Nitrogen and phosphorous runoff from agricultural activity is a major source of water pollution in many parts of the country. In the Chesapeake Bay watershed, half of the phosphorous and 40 percent of the excess nitrogen result from agricultural runoff, leading to algae blooms and destructive conditions for the bay’s legendary fish, oysters, and crabs.

A report from the Pew Charitable Trusts on the chicken industry, published over the holidays to little notice, identifies a significant contributor to the problem and proposes a useful solution.

Almost all chickens raised for meat today are grown under contracts between growers and large companies such as Tyson, Pilgrim’s, and Perdue. The chicken grower agrees to raise the company’s birds, using feed and drugs also supplied by the company. At the end of the contract the company picks up its chickens, leaving the grower with the manure and litter, and the responsibility to get rid of them.

In the past, and to a limited degree today, spreading chicken manure on farm fields was an acceptable practice. But in places with concentrated chicken operations, such as Maryland’s Eastern Shore, local fields are already saturated with fertilizers, and spreading manure on them is usually not a responsible option. Farm fields are also disappearing in the wake of housing development.

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With limited options and resources for chicken growers — 71 percent of growers without other incomes are below the poverty line — lots of manure ends up in our waterways, whether through neglect or deliberate dumping.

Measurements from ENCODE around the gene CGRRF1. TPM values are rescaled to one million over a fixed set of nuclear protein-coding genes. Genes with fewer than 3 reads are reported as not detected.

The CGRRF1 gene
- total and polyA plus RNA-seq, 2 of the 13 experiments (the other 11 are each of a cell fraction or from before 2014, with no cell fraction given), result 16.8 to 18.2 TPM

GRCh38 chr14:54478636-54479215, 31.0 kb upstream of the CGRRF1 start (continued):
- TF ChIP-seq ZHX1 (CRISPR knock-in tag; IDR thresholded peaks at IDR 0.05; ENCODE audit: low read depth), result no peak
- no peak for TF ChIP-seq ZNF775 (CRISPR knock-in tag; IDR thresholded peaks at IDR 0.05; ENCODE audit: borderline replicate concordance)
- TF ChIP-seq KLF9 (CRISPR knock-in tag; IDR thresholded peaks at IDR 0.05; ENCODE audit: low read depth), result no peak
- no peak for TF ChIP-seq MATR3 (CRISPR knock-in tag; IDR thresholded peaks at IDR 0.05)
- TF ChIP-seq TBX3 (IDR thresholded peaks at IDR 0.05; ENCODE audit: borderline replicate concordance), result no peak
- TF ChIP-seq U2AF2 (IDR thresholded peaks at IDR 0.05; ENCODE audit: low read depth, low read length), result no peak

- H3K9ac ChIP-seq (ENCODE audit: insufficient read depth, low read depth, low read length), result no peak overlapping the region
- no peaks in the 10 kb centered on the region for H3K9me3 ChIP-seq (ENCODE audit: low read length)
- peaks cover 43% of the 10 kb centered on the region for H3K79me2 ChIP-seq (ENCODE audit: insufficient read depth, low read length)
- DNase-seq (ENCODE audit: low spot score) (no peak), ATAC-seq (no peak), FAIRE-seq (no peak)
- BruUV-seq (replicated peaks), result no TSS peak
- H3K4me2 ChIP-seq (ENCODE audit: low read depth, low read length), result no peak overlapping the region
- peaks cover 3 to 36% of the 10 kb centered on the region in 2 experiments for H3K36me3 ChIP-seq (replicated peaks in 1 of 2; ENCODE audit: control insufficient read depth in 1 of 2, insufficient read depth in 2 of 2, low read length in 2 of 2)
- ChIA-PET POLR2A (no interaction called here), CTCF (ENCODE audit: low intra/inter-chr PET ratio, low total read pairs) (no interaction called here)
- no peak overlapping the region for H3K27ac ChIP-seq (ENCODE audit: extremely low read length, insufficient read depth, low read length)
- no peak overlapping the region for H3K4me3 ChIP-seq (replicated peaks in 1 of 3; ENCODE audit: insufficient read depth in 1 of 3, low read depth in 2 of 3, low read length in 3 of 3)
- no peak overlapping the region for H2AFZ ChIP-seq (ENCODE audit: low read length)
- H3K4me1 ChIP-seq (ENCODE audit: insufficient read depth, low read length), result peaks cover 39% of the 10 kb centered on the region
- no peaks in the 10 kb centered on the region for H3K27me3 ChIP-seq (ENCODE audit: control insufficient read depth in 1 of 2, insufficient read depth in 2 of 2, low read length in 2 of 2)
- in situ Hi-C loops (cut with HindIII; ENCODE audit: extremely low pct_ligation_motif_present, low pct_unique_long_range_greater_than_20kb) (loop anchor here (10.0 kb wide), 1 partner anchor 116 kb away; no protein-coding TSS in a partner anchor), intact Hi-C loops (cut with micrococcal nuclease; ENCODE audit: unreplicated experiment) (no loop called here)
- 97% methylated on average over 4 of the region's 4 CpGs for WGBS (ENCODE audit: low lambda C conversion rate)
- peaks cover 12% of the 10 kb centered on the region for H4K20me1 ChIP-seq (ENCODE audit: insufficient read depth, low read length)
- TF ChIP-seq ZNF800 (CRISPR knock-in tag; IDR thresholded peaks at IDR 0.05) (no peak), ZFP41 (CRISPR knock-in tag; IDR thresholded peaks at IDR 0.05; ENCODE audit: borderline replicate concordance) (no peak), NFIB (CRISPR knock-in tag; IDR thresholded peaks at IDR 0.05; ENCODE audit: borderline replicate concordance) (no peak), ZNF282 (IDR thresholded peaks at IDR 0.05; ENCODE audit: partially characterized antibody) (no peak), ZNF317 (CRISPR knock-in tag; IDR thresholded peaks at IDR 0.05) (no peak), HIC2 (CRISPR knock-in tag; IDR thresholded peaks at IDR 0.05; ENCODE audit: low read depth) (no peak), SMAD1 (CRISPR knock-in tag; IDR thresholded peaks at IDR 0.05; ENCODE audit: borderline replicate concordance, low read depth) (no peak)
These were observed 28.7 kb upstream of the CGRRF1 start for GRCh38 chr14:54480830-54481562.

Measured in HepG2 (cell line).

At present, inadequate disposal of chicken waste constitutes a significant cost to society in the form of degraded waterways and the expensive public efforts to clean them up. No responsible party has the incentive, much less the resources, to deal with the waste properly. This is a classic collective action problem.

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The Pew report identifies a sensible solution that could be a game changer if adopted into law. The big chicken producers, which own everything else in the chicken operation save the buildings and the waste, would have responsibility for the manure as well. The manure is already geographically concentrated because the companies typically restrict their contracting to a reasonable distance from their processing plants, in order to minimize trauma to the birds as they are taken to slaughter.

The suggestion that Tyson and the other companies at least share responsibility for the manure makes sense from this point of view. Because disposing of the waste would be a significant liability for the companies, it would also be a problem worth solving. If the companies owned the manure, they would have strong incentives to build processing plants to convert it to fertilizer, electricity, or other productive uses.

This is not a far-fetched suggestion. Perdue already operates such a plant in Delaware, which has processed about 650,000 tons of raw litter since it was built 13 years ago, producing certified organic fertilizers for the general market.

The suggestion should appeal to conservatives as well as liberals. By reallocating the costs of waste disposal to the companies, in whose interest the waste is generated in the first place, the proposal creates incentives for market-based solutions without restricting production or dictating any particular regulatory requirement.